Modern Solutions Dictate Modern Weapons
It can be argued that designers should just learn to code — work in the medium of final production, and stop complaining. While there are many advantages to this approach, the drawbacks are much larger. To produce innovative and creative results, designers need to work in a way that allows them to easily create, evaluate, and iterate on designs without being distracted by technology. They need to primarily focus on how humans want to use technology, and less on how that technology functions. Though a general understanding of technology is needed to create effective and production-ready designs, engineers are best tasked to focus on technological implementation.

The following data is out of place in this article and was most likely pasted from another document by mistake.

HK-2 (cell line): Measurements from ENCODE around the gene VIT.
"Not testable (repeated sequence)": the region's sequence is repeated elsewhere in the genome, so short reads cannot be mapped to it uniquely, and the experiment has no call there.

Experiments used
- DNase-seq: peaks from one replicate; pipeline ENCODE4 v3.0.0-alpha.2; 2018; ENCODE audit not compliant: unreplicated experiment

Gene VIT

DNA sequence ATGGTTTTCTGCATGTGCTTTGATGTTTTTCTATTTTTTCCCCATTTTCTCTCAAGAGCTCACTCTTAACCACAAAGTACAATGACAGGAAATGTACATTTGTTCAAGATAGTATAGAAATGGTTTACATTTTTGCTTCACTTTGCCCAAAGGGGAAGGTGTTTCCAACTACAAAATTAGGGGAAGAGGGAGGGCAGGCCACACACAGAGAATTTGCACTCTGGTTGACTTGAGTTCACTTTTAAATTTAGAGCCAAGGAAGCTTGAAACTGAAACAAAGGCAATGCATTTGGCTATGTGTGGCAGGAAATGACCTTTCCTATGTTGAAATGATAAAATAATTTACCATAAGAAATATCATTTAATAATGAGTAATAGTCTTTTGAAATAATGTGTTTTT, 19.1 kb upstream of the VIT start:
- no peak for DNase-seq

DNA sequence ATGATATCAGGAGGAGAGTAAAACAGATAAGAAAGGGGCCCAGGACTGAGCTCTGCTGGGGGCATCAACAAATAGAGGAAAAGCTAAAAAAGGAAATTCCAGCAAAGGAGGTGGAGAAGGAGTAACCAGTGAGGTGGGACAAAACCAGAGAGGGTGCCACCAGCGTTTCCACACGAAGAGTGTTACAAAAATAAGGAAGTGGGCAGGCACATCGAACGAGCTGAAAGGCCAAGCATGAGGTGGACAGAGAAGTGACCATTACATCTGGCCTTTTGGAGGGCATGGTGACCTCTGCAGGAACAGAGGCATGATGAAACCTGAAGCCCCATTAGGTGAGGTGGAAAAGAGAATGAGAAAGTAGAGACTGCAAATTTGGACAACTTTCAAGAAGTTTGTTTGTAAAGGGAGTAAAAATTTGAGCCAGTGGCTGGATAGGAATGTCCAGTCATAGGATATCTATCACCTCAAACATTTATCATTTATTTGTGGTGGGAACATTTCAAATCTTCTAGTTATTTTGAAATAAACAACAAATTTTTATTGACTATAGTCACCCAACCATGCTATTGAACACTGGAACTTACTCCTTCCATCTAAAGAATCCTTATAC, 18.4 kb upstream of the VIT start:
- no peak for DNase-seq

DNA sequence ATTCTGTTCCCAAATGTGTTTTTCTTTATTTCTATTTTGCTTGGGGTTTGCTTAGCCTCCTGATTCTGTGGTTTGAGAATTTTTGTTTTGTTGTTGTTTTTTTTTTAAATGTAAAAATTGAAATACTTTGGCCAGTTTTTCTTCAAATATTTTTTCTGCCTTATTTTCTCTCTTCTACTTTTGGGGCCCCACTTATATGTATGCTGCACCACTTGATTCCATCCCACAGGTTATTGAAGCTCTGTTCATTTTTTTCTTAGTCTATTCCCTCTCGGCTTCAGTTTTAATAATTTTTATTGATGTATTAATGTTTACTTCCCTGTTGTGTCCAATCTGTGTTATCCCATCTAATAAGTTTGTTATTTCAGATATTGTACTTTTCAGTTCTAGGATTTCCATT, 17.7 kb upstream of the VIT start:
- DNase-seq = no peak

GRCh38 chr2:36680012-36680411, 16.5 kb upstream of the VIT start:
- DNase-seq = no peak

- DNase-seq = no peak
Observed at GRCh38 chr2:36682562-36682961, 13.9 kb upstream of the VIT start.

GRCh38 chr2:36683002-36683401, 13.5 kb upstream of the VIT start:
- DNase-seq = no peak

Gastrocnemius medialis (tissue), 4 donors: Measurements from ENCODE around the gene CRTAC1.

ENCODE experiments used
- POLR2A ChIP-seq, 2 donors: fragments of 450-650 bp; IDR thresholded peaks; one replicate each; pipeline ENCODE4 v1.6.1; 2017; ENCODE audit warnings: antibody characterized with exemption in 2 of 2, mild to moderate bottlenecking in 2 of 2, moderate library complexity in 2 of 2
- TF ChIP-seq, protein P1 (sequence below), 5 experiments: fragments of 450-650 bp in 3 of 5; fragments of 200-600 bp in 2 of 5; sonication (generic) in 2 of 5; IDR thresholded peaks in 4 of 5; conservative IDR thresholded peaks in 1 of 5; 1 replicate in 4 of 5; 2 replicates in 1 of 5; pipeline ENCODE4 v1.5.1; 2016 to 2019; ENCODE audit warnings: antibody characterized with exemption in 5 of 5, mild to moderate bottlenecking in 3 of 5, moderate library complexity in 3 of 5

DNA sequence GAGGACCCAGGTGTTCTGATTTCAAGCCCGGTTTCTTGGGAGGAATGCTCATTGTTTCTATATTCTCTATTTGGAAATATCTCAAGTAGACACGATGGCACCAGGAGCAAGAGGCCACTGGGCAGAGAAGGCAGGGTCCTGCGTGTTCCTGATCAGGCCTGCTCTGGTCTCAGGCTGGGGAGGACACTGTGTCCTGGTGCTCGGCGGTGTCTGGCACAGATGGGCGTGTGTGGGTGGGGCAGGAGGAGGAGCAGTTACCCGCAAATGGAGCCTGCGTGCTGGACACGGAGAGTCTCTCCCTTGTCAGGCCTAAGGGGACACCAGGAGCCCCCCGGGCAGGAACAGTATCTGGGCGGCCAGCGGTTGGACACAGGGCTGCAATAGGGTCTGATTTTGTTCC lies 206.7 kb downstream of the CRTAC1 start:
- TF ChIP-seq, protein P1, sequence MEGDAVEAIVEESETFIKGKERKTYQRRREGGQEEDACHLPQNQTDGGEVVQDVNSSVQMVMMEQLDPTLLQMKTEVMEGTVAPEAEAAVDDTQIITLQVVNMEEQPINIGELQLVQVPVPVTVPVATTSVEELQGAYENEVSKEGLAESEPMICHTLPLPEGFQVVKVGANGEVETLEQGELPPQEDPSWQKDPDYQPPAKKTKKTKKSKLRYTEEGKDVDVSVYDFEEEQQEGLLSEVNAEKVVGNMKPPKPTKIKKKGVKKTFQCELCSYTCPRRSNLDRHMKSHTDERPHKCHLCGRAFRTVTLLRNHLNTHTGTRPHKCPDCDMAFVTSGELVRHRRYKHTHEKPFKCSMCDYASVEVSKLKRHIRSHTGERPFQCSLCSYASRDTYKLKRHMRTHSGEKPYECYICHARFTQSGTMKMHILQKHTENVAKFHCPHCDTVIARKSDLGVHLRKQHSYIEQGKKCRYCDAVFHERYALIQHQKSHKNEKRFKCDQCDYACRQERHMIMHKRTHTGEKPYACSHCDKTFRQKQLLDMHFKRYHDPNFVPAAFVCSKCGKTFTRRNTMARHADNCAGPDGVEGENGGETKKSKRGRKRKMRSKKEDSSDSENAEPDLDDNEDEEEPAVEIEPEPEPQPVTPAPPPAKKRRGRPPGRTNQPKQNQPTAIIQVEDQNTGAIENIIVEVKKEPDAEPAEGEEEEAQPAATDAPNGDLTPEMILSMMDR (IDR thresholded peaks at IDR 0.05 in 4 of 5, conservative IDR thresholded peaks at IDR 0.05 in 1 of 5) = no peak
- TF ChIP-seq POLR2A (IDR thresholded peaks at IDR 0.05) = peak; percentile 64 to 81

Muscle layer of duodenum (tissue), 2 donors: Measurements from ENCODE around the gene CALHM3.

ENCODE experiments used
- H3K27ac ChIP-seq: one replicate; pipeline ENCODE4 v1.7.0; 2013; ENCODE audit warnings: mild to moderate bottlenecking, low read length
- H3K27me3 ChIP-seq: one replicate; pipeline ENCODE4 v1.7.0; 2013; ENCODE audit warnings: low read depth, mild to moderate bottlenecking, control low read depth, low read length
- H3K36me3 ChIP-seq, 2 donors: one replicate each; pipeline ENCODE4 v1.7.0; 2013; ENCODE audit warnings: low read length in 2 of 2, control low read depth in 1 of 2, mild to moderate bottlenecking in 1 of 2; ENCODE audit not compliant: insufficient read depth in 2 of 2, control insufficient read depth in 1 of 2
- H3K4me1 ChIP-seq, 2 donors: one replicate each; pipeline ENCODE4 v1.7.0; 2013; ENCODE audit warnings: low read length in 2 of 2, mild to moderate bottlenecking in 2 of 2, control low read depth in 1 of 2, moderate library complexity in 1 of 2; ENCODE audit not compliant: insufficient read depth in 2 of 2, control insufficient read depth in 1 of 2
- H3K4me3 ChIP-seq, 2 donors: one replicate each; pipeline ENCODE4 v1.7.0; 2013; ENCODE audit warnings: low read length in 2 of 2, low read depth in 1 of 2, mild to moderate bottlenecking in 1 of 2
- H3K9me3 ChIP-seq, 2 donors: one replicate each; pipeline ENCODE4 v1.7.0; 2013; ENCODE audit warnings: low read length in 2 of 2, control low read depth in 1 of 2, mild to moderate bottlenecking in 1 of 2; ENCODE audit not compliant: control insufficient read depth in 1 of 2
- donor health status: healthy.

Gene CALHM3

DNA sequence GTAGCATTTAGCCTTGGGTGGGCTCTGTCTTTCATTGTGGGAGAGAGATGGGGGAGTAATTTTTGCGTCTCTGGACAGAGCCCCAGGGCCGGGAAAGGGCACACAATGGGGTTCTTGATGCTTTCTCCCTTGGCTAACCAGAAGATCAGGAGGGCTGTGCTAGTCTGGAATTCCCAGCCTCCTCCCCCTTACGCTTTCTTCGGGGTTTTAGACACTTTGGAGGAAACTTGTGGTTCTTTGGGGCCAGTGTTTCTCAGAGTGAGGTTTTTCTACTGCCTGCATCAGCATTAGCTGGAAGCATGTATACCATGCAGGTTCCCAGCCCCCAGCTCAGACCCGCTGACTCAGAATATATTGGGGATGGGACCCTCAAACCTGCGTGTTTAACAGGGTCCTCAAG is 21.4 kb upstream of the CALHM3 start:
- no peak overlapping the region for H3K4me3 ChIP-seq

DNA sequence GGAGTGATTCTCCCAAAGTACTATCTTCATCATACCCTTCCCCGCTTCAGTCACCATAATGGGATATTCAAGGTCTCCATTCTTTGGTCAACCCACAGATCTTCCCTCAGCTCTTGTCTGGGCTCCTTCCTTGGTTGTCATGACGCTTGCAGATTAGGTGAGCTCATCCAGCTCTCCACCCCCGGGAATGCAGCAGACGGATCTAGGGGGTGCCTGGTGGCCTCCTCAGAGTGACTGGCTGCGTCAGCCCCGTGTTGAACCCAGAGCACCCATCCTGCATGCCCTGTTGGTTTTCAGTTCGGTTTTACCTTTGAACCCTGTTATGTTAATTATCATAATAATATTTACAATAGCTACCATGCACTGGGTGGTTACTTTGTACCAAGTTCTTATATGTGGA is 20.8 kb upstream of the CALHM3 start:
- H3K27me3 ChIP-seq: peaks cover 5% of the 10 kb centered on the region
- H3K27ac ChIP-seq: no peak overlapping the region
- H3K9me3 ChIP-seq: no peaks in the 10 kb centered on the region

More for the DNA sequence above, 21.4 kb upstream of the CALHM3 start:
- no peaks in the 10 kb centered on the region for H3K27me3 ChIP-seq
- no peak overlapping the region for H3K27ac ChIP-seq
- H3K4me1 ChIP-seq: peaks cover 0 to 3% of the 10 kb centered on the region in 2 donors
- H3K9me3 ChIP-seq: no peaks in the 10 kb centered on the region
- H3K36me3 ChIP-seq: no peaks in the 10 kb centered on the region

To make this argument tangible, let me use an example: Architects typically follow a creative process that begins with using tools that are (relatively) simple to conduct early exploration, and more complex tools are brought in only after an idea has been refined and vetted. So initially, an architect may start off with pencil & paper, then move to a CAD program, then build a 3D model before the full-size building is constructed. The architect progresses from using tools that allow free form expression, to those that provide accuracy and support the integration of technical constraints into their ideas. At each stage of the creative process, an architect has unique needs that are met by different sets of tools. If an architect was to skip freehand sketching, digital drafting, and scale modeling, by moving from the initial idea straight to a life-size building, the results would be horrendous.